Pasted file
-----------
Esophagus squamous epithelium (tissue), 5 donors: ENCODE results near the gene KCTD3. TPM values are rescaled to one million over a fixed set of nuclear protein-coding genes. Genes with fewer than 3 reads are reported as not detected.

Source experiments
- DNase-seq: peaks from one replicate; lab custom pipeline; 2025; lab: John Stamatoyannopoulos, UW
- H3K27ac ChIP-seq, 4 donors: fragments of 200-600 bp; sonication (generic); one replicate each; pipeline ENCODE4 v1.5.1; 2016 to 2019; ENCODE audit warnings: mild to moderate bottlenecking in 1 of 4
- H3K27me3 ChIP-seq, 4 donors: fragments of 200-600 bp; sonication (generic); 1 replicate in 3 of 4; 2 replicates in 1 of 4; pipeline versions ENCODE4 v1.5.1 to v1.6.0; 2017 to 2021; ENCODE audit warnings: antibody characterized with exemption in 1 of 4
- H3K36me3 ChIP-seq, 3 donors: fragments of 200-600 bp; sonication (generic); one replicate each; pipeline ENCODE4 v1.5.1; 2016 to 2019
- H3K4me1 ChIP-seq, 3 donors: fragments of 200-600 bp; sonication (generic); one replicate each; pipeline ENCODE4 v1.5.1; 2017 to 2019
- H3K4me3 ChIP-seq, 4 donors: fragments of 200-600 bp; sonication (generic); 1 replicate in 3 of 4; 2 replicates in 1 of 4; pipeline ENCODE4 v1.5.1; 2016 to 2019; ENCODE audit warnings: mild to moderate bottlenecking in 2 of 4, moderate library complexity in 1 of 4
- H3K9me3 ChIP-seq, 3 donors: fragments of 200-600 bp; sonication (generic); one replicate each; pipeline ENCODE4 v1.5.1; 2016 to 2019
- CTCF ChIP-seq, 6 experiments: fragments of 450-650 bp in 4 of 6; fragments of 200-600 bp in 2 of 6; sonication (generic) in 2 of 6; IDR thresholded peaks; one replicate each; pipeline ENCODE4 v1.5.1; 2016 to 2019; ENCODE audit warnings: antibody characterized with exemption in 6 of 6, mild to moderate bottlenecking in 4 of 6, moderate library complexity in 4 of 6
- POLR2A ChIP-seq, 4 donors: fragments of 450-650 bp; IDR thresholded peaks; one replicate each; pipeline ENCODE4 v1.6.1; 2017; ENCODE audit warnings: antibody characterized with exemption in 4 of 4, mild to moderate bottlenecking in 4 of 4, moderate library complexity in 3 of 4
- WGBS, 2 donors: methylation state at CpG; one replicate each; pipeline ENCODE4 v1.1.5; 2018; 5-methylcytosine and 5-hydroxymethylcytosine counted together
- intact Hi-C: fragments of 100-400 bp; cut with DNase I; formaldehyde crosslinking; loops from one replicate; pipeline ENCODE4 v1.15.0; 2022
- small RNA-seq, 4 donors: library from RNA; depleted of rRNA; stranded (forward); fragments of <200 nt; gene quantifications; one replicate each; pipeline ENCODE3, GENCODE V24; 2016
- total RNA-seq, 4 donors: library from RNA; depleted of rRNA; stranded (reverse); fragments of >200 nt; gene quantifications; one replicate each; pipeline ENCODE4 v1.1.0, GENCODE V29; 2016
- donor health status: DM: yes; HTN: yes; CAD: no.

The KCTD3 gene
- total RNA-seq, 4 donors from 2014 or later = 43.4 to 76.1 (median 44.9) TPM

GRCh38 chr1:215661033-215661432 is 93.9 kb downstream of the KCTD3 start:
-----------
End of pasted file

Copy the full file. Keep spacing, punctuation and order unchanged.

Esophagus squamous epithelium (tissue), 5 donors: ENCODE results near the gene KCTD3. TPM values are rescaled to one million over a fixed set of nuclear protein-coding genes. Genes with fewer than 3 reads are reported as not detected.

Source experiments
- DNase-seq: peaks from one replicate; lab custom pipeline; 2025; lab: John Stamatoyannopoulos, UW
- H3K27ac ChIP-seq, 4 donors: fragments of 200-600 bp; sonication (generic); one replicate each; pipeline ENCODE4 v1.5.1; 2016 to 2019; ENCODE audit warnings: mild to moderate bottlenecking in 1 of 4
- H3K27me3 ChIP-seq, 4 donors: fragments of 200-600 bp; sonication (generic); 1 replicate in 3 of 4; 2 replicates in 1 of 4; pipeline versions ENCODE4 v1.5.1 to v1.6.0; 2017 to 2021; ENCODE audit warnings: antibody characterized with exemption in 1 of 4
- H3K36me3 ChIP-seq, 3 donors: fragments of 200-600 bp; sonication (generic); one replicate each; pipeline ENCODE4 v1.5.1; 2016 to 2019
- H3K4me1 ChIP-seq, 3 donors: fragments of 200-600 bp; sonication (generic); one replicate each; pipeline ENCODE4 v1.5.1; 2017 to 2019
- H3K4me3 ChIP-seq, 4 donors: fragments of 200-600 bp; sonication (generic); 1 replicate in 3 of 4; 2 replicates in 1 of 4; pipeline ENCODE4 v1.5.1; 2016 to 2019; ENCODE audit warnings: mild to moderate bottlenecking in 2 of 4, moderate library complexity in 1 of 4
- H3K9me3 ChIP-seq, 3 donors: fragments of 200-600 bp; sonication (generic); one replicate each; pipeline ENCODE4 v1.5.1; 2016 to 2019
- CTCF ChIP-seq, 6 experiments: fragments of 450-650 bp in 4 of 6; fragments of 200-600 bp in 2 of 6; sonication (generic) in 2 of 6; IDR thresholded peaks; one replicate each; pipeline ENCODE4 v1.5.1; 2016 to 2019; ENCODE audit warnings: antibody characterized with exemption in 6 of 6, mild to moderate bottlenecking in 4 of 6, moderate library complexity in 4 of 6
- POLR2A ChIP-seq, 4 donors: fragments of 450-650 bp; IDR thresholded peaks; one replicate each; pipeline ENCODE4 v1.6.1; 2017; ENCODE audit warnings: antibody characterized with exemption in 4 of 4, mild to moderate bottlenecking in 4 of 4, moderate library complexity in 3 of 4
- WGBS, 2 donors: methylation state at CpG; one replicate each; pipeline ENCODE4 v1.1.5; 2018; 5-methylcytosine and 5-hydroxymethylcytosine counted together
- intact Hi-C: fragments of 100-400 bp; cut with DNase I; formaldehyde crosslinking; loops from one replicate; pipeline ENCODE4 v1.15.0; 2022
- small RNA-seq, 4 donors: library from RNA; depleted of rRNA; stranded (forward); fragments of <200 nt; gene quantifications; one replicate each; pipeline ENCODE3, GENCODE V24; 2016
- total RNA-seq, 4 donors: library from RNA; depleted of rRNA; stranded (reverse); fragments of >200 nt; gene quantifications; one replicate each; pipeline ENCODE4 v1.1.0, GENCODE V29; 2016
- donor health status: DM: yes; HTN: yes; CAD: no.

The KCTD3 gene
- total RNA-seq, 4 donors from 2014 or later = 43.4 to 76.1 (median 44.9) TPM

GRCh38 chr1:215661033-215661432 is 93.9 kb downstream of the KCTD3 start: